• Maintaining an API
    • Sveltekit allows you to create endpoints within the same repository. This is beneficial for having relative paths between pages and API endpoints, or even if you want to add libraries such as TRPC to have typesafety between your frontend and backend code.
  • Server Functions
    • Server functions are the backbone of full-stack applications. Sveltekit server functions allow you to perform actions such as data mutation in a database, run cron jobs, or run logic where you require some private key to be used (e.g. password).
  • User Authentication
    • Given that Sveltekit has built-in middleware, you are able to build an Authentication system on top of Sveltekit, where session tokens or JWT’s are used to manage permissions.
  • SEO - Search Engine Optimization
    • Sveltekit allows you to add meta-tags to each page with <svelte:head>. You can also have server functions do the heavy lifting to generate and present sitemaps, and RSS feeds. And Sveltekit has auto-enhances images from buildtime.
  • Server-Side Rendering
    • With Sveltekit, SSR is on by default so you can have super speedy HTML sent to the client before having to load the Javascript.
  • Pre-rendering pages
    • The ability to pre-load and render a page before a user even clicks to enter the page makes your app feel instant.
    • This is an all-round consideration for improving user experience - and thus SEO.
    • Prerendering is on by default for Sveltekit pages and components, however this can be turned off by declaring export const prerender = false; at the beginning of the page load file: i.e. +page.ts/+page.server.js/+server.js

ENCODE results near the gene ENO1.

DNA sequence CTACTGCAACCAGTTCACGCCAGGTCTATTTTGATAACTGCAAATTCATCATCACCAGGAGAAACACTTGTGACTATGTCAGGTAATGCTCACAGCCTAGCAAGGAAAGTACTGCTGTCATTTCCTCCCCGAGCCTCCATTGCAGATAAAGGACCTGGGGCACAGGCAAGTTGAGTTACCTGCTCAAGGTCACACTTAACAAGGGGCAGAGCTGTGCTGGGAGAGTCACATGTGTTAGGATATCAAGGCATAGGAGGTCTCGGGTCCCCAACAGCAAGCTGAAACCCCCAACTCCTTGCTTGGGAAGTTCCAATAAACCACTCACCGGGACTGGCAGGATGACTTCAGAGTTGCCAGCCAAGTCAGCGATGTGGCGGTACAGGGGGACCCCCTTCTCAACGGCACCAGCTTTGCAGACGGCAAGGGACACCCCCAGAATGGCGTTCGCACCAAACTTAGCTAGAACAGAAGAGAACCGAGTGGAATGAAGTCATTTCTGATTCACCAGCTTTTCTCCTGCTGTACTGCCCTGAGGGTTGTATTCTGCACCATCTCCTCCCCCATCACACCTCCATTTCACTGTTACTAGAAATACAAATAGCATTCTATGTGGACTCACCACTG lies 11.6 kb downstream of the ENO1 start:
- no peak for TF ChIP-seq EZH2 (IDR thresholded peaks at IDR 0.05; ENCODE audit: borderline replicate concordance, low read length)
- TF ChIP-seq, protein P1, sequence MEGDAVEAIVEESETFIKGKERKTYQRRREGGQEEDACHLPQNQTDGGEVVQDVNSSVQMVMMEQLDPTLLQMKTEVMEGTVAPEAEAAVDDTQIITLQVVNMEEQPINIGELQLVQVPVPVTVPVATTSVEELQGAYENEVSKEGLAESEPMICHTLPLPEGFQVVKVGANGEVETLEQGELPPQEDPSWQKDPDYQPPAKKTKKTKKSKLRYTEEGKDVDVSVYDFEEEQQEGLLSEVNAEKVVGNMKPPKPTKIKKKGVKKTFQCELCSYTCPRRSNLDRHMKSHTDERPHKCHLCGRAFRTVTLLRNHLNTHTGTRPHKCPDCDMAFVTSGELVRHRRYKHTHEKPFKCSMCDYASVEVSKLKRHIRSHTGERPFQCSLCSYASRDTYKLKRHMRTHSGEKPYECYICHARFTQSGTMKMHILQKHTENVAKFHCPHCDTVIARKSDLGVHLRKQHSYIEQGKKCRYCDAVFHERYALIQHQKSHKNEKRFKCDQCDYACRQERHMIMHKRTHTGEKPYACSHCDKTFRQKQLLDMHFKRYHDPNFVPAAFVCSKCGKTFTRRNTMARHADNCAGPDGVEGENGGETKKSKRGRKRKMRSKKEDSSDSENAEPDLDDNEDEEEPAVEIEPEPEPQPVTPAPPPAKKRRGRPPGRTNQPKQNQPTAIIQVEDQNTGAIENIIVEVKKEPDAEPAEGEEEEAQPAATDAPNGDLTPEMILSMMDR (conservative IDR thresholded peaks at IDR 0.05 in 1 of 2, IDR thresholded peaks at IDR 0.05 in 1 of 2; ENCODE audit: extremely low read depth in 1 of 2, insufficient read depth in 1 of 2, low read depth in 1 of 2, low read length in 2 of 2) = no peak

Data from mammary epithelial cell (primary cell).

• Structured Data
    • Structured data is a commonly ignored strategy to apply additional context to a webpage - search engines use this data to better categorize your pages, and can show some of this metadata in the search results.

Best scenarios for using Svelte

Now, let’s talk about the few instances when a pure Svelte app should take precedence over a Sveltekit app.

  • When implementing a front-end to an already existing backend
    • This is most common when the backend is written in a language other than Javascript, such as Go, Python, or Rust - to name a few.
  • Creating basic apps or tools without the need for user authentication or server interaction.
    • Examples of this would be calculators, logic games, embedded UI’s etc.
  • Small lightweight projects
    • If you’re looking to make a tiny project to serve some small business logic. Perhaps you don’t want to build it in vanilla Javascript, but you also don’t need the additional overhead that the Sveltekit meta-framework provides.
  • If SEO is not of importance.

If most of the above apply to your project, then perhaps you are better off utilizing Svelte without Sveltekit.

Perhaps you’d like to make a single-page app where SEO is not of importance, but you want to pull in data from public endpoints. In this case, you probably don’t need the bells and whistles that Sveltekit brings, like a built-in server or opinionated routing.

Any even if you did want to create a server, but don’t care for the other stuff, then you could still spin up an express server and utilize that server how you’d like.


Unless you’re absolutely sure you only need the pure fundamentals of Svelte, then you should learn and start adopting Sveltekit. You’ll get the meat and potatoes of Svelte, with a bunch of battle-tested functionality for minimal overhead.

I’d go so far as to even suggest new developers begin using Sveltekit, as it exposes them to a lot of the technologies that they would experience as a user of the web. And being able to replicate these features - like navigate between pages - is awesome for creating positive feedback loops.

The excitement of learning to program

As Sveltekit is so easy to understand and aligned with common web standards, the learning curve is smoother than most other meta-frameworks.

Sveltekit is faster, more flexible, more powerful, and is better positioned to help your business with some of the SEO capabilities.

Sveltekit: certified rockstar 🤘.


Thanks for reading ❤️